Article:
Over the Border
It should come as no surprise to anyone who has been paying attention to the drug violence in Mexico that the FBI issued a warning via a joint assessment bulletin on October 17th that there is a danger of it spilling over the border. Known as Los Zetas, these paramilitary forces work for the Gulf Cartel and have shown themselves to be especially brutal and violent. Some of these reports are talking about the Zetas gathering arms on the U.S. side of the border in preparation for confrontation with U.S. officials. It was only a few years ago that the Zetas were firing on U.S. Border patrol units on the U.S. side of the border.
This report comes on the heels of the capture of one of the heads of the Arellano Félix drug cartel last weekend. Some law enforcement officials believe that this arrest could weaken this West Coast cartel and create a competition to fill the void.
“He is pretty much the last major player of what was once the powerful Arellano Félix organization,” said Eileen Zeidler, San Diego spokeswoman for the U.S. Drug Enforcement Administration.
The situation is complicated by corruption inside of the Mexican government. It was reported last week that 35 public officials had been removed from their positions in the anti-crime unit for selling intelligence to the drug cartels. One of the more disturbing parts of this element of the story is that the sale of intelligence was to the Beltran Leyva organization. Not only do the brothers of Beltran Leyva run one of the groups of the Sinaloa Cartel, but they have also recently been linked to Los Zetas and the Gulf Cartel.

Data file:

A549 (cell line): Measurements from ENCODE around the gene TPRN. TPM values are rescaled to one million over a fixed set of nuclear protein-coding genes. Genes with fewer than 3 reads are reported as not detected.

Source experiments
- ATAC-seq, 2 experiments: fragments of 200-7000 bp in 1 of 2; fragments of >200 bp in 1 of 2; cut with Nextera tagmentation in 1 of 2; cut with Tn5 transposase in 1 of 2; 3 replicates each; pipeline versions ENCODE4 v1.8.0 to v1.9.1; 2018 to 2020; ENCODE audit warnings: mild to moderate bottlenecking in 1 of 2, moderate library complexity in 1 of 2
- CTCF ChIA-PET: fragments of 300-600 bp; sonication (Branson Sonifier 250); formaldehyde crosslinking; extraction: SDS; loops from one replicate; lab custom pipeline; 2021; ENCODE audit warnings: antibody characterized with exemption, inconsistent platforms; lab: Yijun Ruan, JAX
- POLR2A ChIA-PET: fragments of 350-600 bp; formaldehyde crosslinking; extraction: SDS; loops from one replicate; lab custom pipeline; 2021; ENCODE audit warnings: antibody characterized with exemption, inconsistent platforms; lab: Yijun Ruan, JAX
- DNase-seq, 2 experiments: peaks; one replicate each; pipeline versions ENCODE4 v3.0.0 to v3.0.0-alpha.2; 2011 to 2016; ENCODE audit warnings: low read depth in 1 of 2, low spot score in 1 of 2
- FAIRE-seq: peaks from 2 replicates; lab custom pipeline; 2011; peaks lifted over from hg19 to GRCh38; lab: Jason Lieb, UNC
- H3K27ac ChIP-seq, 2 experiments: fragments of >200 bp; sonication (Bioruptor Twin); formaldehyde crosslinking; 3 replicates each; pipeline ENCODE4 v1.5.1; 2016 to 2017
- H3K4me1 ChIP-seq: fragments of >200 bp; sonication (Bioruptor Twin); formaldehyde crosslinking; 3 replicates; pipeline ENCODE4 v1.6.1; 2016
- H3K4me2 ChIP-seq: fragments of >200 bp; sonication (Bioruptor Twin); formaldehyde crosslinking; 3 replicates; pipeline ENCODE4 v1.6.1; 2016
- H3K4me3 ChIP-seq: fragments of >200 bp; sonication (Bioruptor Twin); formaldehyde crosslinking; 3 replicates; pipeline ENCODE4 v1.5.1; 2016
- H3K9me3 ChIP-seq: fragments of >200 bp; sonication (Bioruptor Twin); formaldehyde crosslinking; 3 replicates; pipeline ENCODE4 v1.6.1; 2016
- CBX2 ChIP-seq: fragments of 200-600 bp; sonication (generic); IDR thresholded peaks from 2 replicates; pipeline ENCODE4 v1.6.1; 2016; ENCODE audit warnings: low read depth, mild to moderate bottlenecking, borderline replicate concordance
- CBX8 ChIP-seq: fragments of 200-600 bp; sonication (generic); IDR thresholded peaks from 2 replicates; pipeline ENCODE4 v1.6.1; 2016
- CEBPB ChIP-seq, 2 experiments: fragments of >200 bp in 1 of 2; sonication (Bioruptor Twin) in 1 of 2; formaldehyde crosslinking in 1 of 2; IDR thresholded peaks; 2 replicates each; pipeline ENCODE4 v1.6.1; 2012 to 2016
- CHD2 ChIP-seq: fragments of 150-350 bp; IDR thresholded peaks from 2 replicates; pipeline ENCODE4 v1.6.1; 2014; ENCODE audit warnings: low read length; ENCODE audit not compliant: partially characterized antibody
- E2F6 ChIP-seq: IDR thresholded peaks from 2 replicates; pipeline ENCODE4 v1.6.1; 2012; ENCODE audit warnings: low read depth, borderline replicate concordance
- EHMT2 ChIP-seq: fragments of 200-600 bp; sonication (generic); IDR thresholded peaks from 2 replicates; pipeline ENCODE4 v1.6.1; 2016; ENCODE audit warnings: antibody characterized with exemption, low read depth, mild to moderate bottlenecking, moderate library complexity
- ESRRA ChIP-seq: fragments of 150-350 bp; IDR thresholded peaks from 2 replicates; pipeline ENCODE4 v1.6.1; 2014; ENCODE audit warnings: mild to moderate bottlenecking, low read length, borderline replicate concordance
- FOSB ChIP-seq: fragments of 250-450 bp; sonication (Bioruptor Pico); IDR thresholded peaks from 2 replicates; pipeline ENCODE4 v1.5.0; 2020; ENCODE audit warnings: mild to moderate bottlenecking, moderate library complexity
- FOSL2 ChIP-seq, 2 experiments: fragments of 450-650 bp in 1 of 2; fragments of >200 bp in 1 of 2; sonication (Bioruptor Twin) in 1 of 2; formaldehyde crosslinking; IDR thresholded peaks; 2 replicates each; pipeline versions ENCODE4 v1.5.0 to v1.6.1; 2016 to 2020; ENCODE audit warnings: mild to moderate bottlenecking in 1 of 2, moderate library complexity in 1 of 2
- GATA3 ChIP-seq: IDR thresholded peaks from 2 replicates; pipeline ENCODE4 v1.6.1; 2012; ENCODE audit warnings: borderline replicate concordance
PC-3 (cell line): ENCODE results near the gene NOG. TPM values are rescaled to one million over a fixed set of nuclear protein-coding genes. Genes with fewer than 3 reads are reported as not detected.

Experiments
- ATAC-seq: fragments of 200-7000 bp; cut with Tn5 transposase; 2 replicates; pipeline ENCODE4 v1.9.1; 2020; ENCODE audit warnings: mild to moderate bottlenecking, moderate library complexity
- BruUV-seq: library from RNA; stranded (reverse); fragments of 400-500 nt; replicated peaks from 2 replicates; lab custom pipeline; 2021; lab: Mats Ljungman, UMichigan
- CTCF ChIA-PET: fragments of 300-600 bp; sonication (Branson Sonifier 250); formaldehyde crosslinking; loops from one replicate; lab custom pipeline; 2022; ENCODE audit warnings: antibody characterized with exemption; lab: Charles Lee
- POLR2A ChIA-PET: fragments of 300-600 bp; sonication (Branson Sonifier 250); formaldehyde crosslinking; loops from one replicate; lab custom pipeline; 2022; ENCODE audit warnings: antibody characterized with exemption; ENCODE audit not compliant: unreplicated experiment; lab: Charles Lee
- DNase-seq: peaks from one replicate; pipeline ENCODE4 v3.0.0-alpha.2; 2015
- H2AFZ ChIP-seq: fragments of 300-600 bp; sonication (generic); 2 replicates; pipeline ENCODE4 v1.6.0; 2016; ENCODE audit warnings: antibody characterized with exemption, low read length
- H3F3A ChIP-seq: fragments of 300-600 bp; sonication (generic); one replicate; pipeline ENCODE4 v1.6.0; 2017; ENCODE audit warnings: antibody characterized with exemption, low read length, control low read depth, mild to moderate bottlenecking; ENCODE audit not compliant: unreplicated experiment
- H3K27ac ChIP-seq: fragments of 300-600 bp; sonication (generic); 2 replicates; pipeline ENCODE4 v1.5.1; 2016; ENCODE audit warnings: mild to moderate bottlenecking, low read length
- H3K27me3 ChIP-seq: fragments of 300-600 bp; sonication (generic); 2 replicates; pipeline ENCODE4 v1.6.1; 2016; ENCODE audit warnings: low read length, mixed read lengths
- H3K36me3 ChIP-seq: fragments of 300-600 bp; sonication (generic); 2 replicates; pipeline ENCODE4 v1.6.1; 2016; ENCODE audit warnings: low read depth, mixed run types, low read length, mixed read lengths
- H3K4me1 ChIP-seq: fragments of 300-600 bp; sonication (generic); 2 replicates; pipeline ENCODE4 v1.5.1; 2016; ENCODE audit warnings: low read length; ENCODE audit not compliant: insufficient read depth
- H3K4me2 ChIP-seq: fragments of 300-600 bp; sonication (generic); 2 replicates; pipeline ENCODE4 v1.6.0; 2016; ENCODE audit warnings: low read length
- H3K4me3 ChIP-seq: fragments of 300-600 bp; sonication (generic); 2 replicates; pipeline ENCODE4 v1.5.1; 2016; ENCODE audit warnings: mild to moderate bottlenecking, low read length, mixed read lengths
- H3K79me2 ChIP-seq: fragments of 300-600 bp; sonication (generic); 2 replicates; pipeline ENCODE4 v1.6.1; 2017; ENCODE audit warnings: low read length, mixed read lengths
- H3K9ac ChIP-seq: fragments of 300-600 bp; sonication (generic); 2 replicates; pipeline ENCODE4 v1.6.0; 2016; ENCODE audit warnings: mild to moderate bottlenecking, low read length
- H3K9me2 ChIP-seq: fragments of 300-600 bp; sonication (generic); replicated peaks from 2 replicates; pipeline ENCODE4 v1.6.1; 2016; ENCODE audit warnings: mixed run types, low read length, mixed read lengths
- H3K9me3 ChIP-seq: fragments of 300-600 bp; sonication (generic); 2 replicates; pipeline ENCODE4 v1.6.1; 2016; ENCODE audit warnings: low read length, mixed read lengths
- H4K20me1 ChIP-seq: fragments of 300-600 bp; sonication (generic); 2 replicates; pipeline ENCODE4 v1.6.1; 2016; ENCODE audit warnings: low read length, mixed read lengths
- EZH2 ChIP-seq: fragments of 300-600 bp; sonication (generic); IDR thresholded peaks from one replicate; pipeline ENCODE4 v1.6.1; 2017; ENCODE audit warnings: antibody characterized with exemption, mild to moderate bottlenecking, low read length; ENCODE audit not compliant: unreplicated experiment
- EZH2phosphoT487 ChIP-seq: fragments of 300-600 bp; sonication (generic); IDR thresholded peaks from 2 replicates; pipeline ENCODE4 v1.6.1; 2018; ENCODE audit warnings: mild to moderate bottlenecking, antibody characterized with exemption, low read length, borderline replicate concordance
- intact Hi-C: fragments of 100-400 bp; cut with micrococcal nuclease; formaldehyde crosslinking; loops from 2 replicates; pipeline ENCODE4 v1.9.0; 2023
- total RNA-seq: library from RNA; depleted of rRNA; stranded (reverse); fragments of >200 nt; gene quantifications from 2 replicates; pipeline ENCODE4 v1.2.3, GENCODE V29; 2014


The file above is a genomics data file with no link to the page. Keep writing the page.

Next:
The drug war violence is spreading across the border, just as easily as the illicit narcotics flow up Interstates 10 and 35. The alignment of the Gulf Cartel with Texas based gangs, along with their stockpiling of weapons presents another security challenge for the United States, and especially for the new Administration. Last week, 21 people were killed in drug violence in Juarez (across from El Paso Texas), in Nogales (across from Nogales Arizona) and in the northeastern city of Monterrey. It is hard to imagine any good coming from these events. Objectively, Mexico remains an unstable country in which violence continues unabated despite the efforts of its President Calderon. Given our porous border, there is serious reason for concern. It looks like places like McAllen Texas could be the next battleground.
Consider what the logical actions would be if Mexican nationals start firing on U.S. law enforcement or Border Patrol agents.